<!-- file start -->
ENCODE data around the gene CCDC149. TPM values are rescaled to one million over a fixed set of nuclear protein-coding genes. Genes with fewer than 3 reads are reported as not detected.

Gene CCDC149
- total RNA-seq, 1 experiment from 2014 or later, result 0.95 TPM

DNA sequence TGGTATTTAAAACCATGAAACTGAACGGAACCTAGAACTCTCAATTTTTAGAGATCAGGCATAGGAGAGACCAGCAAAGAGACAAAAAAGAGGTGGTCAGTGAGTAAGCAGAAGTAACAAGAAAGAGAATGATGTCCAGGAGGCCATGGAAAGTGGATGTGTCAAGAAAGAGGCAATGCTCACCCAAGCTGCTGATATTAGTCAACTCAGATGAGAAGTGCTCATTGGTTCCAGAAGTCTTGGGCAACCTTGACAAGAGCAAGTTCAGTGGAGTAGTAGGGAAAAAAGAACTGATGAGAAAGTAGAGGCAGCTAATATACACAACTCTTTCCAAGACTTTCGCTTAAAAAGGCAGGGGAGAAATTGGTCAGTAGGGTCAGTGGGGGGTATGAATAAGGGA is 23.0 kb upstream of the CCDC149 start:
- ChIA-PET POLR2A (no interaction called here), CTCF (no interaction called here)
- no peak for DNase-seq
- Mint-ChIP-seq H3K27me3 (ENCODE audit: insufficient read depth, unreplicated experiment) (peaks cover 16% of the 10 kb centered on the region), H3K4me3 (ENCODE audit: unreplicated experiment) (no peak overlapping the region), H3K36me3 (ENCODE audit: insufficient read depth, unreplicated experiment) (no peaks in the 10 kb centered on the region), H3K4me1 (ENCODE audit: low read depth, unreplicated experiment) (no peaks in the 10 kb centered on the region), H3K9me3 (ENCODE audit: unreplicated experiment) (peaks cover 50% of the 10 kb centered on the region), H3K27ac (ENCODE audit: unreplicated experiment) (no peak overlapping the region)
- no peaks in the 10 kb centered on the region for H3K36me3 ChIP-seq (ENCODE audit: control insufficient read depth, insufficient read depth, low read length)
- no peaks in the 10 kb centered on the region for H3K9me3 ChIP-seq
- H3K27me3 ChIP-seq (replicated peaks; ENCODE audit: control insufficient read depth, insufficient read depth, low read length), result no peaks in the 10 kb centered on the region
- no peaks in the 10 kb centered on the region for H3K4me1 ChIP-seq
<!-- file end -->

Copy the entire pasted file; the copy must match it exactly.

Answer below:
ENCODE data around the gene CCDC149. TPM values are rescaled to one million over a fixed set of nuclear protein-coding genes. Genes with fewer than 3 reads are reported as not detected.

Gene CCDC149
- total RNA-seq, 1 experiment from 2014 or later, result 0.95 TPM

DNA sequence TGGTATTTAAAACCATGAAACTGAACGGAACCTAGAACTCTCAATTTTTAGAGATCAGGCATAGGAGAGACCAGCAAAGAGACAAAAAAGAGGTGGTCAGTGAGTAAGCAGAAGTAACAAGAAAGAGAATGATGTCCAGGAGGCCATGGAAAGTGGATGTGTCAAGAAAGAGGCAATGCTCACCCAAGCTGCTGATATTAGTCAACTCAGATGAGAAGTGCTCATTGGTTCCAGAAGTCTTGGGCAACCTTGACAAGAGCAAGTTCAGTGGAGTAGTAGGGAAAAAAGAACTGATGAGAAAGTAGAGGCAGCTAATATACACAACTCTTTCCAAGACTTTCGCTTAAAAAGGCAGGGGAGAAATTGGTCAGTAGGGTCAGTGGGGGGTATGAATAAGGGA is 23.0 kb upstream of the CCDC149 start:
- ChIA-PET POLR2A (no interaction called here), CTCF (no interaction called here)
- no peak for DNase-seq
- Mint-ChIP-seq H3K27me3 (ENCODE audit: insufficient read depth, unreplicated experiment) (peaks cover 16% of the 10 kb centered on the region), H3K4me3 (ENCODE audit: unreplicated experiment) (no peak overlapping the region), H3K36me3 (ENCODE audit: insufficient read depth, unreplicated experiment) (no peaks in the 10 kb centered on the region), H3K4me1 (ENCODE audit: low read depth, unreplicated experiment) (no peaks in the 10 kb centered on the region), H3K9me3 (ENCODE audit: unreplicated experiment) (peaks cover 50% of the 10 kb centered on the region), H3K27ac (ENCODE audit: unreplicated experiment) (no peak overlapping the region)
- no peaks in the 10 kb centered on the region for H3K36me3 ChIP-seq (ENCODE audit: control insufficient read depth, insufficient read depth, low read length)
- no peaks in the 10 kb centered on the region for H3K9me3 ChIP-seq
- H3K27me3 ChIP-seq (replicated peaks; ENCODE audit: control insufficient read depth, insufficient read depth, low read length), result no peaks in the 10 kb centered on the region
- no peaks in the 10 kb centered on the region for H3K4me1 ChIP-seq